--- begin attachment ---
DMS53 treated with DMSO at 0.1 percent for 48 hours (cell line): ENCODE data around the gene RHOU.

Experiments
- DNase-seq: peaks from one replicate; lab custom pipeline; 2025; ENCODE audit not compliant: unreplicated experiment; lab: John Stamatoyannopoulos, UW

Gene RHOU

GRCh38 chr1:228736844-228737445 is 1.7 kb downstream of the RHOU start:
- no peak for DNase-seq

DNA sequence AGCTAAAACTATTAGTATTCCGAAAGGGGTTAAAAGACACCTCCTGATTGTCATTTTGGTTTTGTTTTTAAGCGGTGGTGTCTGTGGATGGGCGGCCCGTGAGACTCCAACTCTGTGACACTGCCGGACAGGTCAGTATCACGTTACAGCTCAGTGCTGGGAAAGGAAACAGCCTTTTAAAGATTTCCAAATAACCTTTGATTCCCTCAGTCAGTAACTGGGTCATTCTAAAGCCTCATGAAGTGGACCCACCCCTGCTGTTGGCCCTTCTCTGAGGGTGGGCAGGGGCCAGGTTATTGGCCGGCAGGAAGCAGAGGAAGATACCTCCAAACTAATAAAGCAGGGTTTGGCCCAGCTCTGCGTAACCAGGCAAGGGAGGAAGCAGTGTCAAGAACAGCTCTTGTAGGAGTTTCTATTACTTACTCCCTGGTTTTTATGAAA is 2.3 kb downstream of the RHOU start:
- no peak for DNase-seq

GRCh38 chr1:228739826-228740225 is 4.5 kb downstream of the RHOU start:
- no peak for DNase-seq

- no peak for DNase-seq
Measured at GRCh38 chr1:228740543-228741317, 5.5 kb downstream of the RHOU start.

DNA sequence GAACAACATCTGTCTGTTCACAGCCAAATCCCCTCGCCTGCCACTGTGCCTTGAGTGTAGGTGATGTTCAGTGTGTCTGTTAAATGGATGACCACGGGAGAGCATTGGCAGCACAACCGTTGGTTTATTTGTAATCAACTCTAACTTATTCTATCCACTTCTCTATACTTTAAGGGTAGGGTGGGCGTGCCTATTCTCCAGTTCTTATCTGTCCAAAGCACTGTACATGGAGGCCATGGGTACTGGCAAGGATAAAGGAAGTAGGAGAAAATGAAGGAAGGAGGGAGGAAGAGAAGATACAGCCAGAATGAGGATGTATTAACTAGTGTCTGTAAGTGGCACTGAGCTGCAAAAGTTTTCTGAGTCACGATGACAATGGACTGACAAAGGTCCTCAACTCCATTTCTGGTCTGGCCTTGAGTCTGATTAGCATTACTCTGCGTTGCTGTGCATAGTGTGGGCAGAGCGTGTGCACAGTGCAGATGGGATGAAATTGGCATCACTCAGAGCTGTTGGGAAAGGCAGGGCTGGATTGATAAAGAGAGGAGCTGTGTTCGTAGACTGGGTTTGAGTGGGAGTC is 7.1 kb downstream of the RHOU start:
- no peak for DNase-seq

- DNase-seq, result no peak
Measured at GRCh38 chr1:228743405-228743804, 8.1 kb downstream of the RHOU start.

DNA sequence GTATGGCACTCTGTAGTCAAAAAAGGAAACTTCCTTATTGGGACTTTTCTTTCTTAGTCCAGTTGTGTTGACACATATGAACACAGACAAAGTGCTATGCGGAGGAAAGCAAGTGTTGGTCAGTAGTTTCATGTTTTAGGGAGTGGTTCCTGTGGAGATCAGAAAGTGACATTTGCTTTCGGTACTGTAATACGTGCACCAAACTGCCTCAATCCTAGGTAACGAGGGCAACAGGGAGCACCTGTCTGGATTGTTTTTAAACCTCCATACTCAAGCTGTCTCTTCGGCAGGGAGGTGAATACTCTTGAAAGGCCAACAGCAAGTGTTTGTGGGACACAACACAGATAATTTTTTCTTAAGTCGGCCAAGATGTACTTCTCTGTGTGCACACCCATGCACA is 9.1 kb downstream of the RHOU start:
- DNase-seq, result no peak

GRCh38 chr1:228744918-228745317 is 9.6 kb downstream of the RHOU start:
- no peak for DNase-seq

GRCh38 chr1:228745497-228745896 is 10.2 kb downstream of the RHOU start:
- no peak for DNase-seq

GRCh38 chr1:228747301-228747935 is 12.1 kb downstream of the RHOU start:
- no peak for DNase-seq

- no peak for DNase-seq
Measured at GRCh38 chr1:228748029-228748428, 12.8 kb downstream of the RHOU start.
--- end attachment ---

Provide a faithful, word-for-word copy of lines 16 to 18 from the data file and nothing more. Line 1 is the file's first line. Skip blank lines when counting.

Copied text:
Measured at GRCh38 chr1:228743405-228743804, 8.1 kb downstream of the RHOU start.

DNA sequence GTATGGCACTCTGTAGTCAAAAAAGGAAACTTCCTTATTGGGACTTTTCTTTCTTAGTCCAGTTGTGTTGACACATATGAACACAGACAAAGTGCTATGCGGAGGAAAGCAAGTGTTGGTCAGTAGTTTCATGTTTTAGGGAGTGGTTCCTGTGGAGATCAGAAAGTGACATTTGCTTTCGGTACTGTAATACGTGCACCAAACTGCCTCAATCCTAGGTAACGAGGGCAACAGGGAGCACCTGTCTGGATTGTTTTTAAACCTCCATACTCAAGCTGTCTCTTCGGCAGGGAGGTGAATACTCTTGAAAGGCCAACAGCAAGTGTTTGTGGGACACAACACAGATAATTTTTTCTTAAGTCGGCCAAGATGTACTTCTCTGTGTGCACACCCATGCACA is 9.1 kb downstream of the RHOU start:
- DNase-seq, result no peak